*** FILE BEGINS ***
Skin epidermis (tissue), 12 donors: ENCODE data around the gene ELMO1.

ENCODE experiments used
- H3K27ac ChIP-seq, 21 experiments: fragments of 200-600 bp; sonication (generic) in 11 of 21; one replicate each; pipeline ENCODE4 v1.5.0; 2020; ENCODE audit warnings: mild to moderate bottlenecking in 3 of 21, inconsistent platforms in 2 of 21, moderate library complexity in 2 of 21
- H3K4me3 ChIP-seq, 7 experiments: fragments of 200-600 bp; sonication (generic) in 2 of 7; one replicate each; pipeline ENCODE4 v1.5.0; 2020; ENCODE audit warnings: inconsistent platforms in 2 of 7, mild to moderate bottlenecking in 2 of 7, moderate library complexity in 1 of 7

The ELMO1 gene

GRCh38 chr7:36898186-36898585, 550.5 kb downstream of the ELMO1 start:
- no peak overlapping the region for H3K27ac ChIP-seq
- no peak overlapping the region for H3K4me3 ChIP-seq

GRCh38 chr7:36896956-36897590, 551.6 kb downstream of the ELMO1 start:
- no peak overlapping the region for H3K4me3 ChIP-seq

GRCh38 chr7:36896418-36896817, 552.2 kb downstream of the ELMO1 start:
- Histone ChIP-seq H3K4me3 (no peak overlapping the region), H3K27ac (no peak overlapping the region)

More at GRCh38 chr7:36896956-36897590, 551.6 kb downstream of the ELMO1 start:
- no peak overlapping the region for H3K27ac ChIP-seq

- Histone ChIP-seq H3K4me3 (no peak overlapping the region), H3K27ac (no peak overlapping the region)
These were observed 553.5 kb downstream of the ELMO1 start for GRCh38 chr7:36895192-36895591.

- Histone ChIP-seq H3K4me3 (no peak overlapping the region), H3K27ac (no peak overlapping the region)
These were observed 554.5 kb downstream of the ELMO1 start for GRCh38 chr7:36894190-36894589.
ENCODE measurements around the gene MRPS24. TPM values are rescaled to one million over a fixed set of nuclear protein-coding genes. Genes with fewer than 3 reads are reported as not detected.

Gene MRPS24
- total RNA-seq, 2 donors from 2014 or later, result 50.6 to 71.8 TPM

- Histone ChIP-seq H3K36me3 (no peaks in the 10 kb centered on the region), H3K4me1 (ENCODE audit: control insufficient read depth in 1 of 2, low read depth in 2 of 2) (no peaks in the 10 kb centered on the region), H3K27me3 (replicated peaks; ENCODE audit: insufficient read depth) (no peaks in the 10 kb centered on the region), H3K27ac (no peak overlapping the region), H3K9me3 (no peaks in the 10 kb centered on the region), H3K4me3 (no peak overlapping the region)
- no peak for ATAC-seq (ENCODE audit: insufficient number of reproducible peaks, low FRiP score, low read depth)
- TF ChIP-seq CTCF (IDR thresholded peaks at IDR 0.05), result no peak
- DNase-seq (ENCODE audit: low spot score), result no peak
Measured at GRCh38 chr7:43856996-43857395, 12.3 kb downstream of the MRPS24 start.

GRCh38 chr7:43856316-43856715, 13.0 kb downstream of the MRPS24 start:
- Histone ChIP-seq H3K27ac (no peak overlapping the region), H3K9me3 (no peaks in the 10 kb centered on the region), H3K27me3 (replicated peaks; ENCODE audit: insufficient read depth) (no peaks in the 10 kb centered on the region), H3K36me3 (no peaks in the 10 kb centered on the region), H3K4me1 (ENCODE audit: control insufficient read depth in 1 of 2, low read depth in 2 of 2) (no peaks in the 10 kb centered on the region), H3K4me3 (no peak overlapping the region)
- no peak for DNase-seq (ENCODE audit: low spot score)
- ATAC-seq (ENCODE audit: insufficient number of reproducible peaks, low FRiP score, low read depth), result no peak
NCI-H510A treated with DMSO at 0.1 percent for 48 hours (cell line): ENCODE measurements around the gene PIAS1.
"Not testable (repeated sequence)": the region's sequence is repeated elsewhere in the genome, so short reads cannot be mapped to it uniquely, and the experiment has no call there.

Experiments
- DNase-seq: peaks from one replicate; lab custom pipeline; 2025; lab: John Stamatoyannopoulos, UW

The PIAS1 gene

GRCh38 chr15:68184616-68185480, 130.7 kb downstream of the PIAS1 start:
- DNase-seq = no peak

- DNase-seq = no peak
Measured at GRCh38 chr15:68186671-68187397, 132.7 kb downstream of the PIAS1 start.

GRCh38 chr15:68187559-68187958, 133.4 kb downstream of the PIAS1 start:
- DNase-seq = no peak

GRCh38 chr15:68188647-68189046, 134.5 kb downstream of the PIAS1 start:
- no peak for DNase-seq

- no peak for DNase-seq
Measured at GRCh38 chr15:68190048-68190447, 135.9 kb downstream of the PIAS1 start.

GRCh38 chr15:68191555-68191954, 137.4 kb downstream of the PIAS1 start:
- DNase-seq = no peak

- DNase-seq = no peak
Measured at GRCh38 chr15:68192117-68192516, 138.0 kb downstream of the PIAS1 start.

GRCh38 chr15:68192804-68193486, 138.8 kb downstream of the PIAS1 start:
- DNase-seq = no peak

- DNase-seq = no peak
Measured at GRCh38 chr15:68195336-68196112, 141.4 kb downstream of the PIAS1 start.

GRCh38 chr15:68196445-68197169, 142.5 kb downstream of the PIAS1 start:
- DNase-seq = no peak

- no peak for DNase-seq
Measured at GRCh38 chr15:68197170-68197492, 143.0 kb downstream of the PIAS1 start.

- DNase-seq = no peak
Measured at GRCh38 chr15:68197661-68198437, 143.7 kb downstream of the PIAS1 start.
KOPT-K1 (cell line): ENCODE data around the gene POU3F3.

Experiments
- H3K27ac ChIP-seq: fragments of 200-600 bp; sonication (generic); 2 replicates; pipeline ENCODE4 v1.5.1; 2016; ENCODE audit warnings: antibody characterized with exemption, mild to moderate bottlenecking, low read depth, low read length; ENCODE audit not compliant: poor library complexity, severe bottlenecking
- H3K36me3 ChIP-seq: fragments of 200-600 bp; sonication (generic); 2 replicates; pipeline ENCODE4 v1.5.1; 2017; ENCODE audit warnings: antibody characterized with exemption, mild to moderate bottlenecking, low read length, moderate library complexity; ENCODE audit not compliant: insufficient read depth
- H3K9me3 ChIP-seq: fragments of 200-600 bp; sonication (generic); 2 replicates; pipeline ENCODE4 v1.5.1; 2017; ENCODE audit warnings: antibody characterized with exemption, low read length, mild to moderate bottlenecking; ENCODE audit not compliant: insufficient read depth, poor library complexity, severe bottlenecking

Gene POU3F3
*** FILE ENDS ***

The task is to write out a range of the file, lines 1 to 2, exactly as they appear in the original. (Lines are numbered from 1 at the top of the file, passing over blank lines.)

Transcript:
Skin epidermis (tissue), 12 donors: ENCODE data around the gene ELMO1.

ENCODE experiments used